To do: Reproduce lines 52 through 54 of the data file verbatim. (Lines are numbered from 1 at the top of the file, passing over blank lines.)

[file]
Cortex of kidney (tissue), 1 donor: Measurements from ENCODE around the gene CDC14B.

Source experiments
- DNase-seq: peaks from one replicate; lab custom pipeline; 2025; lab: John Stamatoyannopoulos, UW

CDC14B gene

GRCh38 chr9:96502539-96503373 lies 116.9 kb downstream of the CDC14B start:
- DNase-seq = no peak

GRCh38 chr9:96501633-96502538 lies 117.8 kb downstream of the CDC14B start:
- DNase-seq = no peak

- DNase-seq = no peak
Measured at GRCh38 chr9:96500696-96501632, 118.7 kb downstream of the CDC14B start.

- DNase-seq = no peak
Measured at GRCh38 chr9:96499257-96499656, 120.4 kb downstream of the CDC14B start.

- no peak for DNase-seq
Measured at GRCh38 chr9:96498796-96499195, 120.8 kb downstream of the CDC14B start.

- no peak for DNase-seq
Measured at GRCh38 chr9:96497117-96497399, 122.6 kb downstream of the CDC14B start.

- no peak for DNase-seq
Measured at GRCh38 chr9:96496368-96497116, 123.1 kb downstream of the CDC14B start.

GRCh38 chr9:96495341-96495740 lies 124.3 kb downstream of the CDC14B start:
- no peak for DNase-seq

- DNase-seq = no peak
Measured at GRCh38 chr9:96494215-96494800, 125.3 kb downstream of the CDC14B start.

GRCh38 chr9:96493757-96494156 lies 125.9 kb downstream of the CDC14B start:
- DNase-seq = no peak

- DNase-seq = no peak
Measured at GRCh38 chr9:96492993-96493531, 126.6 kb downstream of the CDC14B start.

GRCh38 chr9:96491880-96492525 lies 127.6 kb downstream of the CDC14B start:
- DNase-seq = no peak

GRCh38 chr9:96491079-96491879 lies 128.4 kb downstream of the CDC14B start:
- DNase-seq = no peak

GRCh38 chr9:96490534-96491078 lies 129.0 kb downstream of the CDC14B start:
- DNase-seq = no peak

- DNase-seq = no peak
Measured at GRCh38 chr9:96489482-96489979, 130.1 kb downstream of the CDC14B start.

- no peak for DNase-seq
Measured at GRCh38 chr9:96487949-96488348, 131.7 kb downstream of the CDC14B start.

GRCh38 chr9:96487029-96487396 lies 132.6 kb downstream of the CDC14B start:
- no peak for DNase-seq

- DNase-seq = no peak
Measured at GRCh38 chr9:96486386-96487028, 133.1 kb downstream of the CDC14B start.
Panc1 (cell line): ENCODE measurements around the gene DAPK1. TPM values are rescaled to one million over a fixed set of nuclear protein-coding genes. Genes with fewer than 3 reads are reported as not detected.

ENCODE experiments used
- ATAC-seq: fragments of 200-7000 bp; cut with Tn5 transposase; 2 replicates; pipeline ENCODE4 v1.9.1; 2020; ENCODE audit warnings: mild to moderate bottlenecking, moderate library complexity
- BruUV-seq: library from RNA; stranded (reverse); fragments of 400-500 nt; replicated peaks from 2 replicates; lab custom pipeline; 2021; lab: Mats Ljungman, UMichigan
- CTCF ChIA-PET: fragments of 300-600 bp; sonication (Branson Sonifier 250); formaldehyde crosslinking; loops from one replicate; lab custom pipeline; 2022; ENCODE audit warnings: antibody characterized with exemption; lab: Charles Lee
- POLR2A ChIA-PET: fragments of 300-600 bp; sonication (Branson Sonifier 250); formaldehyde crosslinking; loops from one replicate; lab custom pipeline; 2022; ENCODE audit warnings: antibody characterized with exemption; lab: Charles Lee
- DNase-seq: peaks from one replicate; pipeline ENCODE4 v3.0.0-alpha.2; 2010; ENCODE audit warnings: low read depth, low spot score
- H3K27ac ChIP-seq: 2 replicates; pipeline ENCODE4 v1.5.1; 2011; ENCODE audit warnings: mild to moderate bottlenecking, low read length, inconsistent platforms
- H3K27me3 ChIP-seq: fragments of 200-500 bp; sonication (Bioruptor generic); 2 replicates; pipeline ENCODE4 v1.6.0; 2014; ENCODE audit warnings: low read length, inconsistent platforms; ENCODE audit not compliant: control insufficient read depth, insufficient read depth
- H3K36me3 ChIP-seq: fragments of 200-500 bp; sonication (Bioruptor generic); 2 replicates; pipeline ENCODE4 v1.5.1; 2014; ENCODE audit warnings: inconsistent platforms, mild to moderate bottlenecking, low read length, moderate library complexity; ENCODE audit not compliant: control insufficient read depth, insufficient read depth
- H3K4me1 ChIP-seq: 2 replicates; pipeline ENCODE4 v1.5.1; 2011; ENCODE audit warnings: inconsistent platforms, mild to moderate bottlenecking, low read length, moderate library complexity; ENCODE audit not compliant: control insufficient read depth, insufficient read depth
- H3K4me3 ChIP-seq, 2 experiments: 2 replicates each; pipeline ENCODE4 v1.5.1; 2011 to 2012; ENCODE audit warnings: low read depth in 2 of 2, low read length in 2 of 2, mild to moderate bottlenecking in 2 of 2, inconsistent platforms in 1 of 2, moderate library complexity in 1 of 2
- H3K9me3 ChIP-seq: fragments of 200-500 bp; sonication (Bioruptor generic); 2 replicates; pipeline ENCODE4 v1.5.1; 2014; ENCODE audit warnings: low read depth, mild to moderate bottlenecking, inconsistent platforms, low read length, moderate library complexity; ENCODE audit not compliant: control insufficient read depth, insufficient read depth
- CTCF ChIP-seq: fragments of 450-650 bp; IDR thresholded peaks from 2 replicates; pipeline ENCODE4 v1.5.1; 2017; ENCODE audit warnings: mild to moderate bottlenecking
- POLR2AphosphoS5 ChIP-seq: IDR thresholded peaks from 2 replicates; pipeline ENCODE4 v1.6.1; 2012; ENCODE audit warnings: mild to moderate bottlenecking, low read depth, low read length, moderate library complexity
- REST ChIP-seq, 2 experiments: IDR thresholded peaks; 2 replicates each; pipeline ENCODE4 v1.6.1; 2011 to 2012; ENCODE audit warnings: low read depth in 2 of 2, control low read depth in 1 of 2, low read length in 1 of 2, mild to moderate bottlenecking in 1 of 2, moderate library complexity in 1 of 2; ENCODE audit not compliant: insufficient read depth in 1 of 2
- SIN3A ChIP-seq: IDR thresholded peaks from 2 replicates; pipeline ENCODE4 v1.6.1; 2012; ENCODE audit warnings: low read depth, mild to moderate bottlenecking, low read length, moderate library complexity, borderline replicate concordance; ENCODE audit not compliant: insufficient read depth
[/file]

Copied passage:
- H3K4me3 ChIP-seq, 2 experiments: 2 replicates each; pipeline ENCODE4 v1.5.1; 2011 to 2012; ENCODE audit warnings: low read depth in 2 of 2, low read length in 2 of 2, mild to moderate bottlenecking in 2 of 2, inconsistent platforms in 1 of 2, moderate library complexity in 1 of 2
- H3K9me3 ChIP-seq: fragments of 200-500 bp; sonication (Bioruptor generic); 2 replicates; pipeline ENCODE4 v1.5.1; 2014; ENCODE audit warnings: low read depth, mild to moderate bottlenecking, inconsistent platforms, low read length, moderate library complexity; ENCODE audit not compliant: control insufficient read depth, insufficient read depth
- CTCF ChIP-seq: fragments of 450-650 bp; IDR thresholded peaks from 2 replicates; pipeline ENCODE4 v1.5.1; 2017; ENCODE audit warnings: mild to moderate bottlenecking